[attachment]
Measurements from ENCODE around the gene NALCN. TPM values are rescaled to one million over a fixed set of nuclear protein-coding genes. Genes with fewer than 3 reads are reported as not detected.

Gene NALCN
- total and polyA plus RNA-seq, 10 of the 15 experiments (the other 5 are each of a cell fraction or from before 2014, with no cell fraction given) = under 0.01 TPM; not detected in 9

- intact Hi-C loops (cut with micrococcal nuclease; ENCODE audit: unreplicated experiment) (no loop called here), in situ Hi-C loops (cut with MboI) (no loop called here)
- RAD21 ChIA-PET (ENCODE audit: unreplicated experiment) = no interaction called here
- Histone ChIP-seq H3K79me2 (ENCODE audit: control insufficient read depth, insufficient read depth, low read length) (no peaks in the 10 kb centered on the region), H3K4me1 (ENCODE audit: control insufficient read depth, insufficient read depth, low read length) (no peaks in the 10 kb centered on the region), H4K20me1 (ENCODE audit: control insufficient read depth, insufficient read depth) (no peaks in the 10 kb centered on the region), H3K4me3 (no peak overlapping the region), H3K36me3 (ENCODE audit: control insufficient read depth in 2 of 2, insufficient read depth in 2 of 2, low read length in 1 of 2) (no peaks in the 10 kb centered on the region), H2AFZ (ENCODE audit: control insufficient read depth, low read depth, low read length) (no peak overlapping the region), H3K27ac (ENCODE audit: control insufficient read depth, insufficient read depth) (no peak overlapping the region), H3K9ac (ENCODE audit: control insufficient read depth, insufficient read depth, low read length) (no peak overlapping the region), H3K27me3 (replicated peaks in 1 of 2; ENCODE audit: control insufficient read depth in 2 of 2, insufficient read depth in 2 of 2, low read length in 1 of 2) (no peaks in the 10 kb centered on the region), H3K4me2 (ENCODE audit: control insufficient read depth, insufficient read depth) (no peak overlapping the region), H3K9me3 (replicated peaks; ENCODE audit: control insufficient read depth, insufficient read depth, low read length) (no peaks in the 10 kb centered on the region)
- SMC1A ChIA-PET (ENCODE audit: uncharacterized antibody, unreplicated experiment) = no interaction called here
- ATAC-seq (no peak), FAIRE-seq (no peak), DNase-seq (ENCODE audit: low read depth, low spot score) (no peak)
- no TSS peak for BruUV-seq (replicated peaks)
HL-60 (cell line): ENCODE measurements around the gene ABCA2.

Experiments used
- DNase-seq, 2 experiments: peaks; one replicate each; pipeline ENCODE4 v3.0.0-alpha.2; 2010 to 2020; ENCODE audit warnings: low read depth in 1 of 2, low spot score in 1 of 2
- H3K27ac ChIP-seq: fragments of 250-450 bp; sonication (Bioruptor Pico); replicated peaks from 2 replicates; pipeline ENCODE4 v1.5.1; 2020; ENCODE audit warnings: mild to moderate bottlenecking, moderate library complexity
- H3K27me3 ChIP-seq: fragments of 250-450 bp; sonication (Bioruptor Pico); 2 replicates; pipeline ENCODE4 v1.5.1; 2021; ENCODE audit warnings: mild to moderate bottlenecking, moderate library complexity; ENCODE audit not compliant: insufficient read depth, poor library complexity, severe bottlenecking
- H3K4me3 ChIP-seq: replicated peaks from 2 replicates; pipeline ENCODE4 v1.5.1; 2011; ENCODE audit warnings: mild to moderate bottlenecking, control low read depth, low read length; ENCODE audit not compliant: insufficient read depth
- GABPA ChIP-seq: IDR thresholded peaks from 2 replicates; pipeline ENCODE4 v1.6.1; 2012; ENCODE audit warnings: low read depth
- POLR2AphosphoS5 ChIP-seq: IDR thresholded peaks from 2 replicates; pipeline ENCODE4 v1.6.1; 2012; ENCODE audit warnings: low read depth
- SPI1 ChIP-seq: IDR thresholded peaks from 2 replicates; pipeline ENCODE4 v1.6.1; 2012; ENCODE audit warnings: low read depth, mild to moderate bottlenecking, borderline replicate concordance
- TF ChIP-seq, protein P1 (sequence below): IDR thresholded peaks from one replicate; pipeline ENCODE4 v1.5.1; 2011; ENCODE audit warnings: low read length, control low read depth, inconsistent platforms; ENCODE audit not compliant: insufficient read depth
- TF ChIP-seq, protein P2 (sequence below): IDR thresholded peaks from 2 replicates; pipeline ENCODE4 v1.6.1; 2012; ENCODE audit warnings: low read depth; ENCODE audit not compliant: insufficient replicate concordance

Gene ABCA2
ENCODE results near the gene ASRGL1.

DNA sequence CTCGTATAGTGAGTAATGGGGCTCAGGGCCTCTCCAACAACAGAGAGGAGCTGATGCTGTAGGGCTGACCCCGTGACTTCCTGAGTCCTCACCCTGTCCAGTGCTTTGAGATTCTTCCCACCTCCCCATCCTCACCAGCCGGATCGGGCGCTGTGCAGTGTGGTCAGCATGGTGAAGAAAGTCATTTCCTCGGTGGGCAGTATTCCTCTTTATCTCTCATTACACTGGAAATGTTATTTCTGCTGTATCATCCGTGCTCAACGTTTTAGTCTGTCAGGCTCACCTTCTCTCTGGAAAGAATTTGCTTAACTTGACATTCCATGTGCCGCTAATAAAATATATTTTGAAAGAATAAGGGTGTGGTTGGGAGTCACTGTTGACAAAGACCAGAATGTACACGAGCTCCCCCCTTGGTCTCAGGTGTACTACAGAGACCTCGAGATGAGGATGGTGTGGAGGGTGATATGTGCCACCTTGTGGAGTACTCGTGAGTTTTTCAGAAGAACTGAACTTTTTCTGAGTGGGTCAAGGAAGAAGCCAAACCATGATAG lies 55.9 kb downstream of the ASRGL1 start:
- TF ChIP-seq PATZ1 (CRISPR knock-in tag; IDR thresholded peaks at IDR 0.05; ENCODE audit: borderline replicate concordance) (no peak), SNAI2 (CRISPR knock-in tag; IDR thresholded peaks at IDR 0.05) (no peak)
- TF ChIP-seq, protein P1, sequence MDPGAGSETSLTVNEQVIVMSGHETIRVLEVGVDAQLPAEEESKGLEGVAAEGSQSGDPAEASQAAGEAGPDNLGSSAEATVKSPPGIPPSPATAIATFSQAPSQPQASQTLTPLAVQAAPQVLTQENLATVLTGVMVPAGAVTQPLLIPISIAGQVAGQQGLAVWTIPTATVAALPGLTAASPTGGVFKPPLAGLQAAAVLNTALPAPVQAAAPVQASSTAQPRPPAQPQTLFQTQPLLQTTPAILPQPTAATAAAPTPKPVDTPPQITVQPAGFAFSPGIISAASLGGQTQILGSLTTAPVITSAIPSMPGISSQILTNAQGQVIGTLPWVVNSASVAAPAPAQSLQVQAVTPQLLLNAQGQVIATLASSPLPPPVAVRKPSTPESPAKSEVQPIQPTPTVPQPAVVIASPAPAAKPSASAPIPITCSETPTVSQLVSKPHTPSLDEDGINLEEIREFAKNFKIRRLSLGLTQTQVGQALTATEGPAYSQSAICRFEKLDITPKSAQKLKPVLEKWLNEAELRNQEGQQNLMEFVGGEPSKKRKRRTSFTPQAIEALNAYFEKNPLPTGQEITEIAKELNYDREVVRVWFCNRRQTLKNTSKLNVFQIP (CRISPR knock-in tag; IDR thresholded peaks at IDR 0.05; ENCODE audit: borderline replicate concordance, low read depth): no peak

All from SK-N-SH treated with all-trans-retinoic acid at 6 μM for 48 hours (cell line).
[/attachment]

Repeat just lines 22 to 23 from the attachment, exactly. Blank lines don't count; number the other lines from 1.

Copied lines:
ENCODE results near the gene ASRGL1.

DNA sequence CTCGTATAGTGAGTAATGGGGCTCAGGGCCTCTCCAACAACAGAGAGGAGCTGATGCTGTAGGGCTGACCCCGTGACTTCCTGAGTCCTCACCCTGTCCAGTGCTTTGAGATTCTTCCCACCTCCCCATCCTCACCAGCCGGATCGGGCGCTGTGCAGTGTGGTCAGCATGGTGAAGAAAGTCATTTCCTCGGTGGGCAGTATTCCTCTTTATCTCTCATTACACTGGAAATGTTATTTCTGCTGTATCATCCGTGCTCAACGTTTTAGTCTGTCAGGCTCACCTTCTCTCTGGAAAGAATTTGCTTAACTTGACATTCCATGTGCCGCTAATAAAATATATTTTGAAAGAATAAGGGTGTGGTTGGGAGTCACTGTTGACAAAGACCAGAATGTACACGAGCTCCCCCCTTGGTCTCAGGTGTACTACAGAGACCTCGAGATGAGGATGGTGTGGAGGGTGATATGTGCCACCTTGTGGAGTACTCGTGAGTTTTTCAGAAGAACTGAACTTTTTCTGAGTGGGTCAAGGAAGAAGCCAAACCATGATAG lies 55.9 kb downstream of the ASRGL1 start: